As Trippenbach acknowledged after the session, gaming is not yet taken seriously as a medium. But at Citizenside it may be the solution to the two key problems facing any citizen agency, engagement and verification, and for that reason you can bet that they take it very seriously.

See more from #ijf11 on the Editor’s Blog.

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Editors Weblog: Is photojournalism an objective practice?

February 16th, 2011 | No Comments | Posted by in Editors' pick, Photography

Looking at New York Times photographer Damon Winter’s photo series, A Grunt’s Life – which won the third place award in the Pictures of the Year International features contest – Paul Hoffman asks whether the style of the photography compromises the objectivity of the images as war documentary.

Does the old school, discolored, oversaturated, plastic toy camera feel of the photographs, which was created through the Hipstamatic app on Winter’s iPhone, detract from their validity?

Several critics argue “yes”. According to their perspective, the overtly artistic nature of this series pushes the photographs out of the objective realm of “photojournalism” and into the subjective realm of “photography”…

Full post on Editors Weblog at this link.

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10,000 words: Deadline for international photography competition approaching

January 7th, 2011 | No Comments | Posted by in Awards, Events, Multimedia, Photography

Photojournalism competition Pictures of the Year international closes next Friday, 14th January, reports 10,000 words.

The competition is open to professional and student photographers who can submit entries in over 40 categories, including subcategories for last year’s major news events.

The competition winners will be announced after two weeks’ of live and public judging at the Missouri journalism school’s campus next month.

For more details on the competition and how to enter, see 10,000 words

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Redlights and Redeyes: ‘It’s tough to watch photographers get drained through a funnel’

November 17th, 2010 | No Comments | Posted by in Editors' pick, Photography

A candid open letter from award-winning US photojournalist Chip Litherland to newspaper photographers everywhere: “It is now on you.”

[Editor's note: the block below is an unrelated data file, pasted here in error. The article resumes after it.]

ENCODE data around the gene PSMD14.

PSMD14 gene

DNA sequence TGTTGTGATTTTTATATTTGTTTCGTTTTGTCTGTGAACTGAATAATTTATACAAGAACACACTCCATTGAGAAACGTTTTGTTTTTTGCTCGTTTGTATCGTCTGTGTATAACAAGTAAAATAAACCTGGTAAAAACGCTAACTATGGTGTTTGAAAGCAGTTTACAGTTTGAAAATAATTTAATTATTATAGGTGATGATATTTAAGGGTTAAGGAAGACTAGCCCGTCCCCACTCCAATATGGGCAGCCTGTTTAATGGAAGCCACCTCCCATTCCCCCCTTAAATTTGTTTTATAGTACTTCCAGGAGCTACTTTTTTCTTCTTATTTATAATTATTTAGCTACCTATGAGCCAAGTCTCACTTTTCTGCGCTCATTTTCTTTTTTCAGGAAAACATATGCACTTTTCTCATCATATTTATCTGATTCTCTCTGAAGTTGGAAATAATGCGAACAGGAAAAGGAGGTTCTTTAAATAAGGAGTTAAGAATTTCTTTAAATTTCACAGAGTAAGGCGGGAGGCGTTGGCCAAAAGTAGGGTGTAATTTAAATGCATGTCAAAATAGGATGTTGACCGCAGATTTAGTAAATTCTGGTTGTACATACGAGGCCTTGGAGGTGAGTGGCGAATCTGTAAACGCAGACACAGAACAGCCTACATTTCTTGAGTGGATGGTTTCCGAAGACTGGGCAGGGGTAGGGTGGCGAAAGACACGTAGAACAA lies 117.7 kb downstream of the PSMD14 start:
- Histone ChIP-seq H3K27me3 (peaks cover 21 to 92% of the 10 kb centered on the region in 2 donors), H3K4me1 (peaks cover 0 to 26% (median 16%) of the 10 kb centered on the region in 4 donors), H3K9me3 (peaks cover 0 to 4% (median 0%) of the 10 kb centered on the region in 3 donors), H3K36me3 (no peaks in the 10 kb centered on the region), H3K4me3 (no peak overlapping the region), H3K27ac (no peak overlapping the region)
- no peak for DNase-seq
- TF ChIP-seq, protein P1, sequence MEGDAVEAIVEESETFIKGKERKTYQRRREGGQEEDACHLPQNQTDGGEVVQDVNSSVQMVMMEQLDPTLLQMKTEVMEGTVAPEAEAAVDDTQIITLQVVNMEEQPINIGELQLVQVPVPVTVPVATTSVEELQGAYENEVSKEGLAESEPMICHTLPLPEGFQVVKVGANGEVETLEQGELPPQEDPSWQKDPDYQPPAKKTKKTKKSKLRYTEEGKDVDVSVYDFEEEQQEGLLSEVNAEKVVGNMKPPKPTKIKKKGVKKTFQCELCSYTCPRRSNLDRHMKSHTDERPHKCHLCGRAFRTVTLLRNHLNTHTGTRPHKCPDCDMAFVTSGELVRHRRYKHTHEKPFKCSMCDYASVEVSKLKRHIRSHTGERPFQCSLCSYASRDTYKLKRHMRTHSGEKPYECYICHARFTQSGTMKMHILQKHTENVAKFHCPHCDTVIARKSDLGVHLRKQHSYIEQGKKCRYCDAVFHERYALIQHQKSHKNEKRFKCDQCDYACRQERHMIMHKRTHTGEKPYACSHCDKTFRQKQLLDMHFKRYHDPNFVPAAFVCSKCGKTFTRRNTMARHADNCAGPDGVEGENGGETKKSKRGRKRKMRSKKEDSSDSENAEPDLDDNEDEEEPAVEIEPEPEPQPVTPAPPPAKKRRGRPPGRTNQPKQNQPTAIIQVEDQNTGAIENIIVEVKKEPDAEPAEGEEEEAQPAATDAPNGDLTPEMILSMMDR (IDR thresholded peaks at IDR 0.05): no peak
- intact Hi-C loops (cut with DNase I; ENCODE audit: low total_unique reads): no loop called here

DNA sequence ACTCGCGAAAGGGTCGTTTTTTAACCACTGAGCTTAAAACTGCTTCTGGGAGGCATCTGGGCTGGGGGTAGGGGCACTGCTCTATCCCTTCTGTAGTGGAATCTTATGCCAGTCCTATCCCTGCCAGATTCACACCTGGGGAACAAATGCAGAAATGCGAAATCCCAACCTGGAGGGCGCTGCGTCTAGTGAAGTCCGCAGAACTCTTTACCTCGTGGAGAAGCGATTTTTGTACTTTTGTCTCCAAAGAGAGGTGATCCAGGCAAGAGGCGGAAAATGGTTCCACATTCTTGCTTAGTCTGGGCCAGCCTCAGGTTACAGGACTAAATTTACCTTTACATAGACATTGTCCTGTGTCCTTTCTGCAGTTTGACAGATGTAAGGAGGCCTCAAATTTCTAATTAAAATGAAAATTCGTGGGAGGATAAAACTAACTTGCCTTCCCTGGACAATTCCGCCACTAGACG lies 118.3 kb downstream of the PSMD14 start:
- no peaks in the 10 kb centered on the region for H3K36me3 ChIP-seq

Dear Newspaper Photographer,

If you think you are safe in your job, you aren’t.

I say that bluntly to make the point stick. You are a number. You are expendable. Your work will win awards. Your work will sell papers … I want this to be positive, but it’s hard to be in this situation. I’ve seen too many friends and colleagues come and go and that choice was never given to them.  Some are still shooting freelance, some had to give up photography as a career and pursue other things – but, they are some of the most creative and beautiful people on the planet.  It’s tough to watch photographers get drained through a funnel as they come into this field, and as they leave. Staying in the funnel is tough and proving to be tougher everyday.

I left my newspaper staff only a couple months ago on my own and loving every minute of it. It’s been busy as hell (knock on wood), but I’m learning everything on the fly which is exciting and nerve-racking. It’s a wonderful feeling. Open book.

Full letter on Redlights and Redeyes at this link…

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World Press Photo exhibition comes to London

November 12th, 2010 | 1 Comment | Posted by in Awards, Editors' pick, Events, Photography

The World Press Photo 2010 exhibition arrives in London today as the display of 167 winning photographs opens at the Royal Festival Hall, as part of its worldwide tour.

The annual competition takes entries from photojournalists, picture agencies, newspapers and magazines across the world, with the most recent winners selected from more than 100,000 entries.

This year’s World Press Photo of the Year was awarded to Italian photographer Pietro Masturzo. The exhibition also includes the work of seven photographers from the UK.

The exhibition runs daily until Sunday 5 December and is open from 10am to 11pm. Admission is free and there are more details on the Southbank Centre website.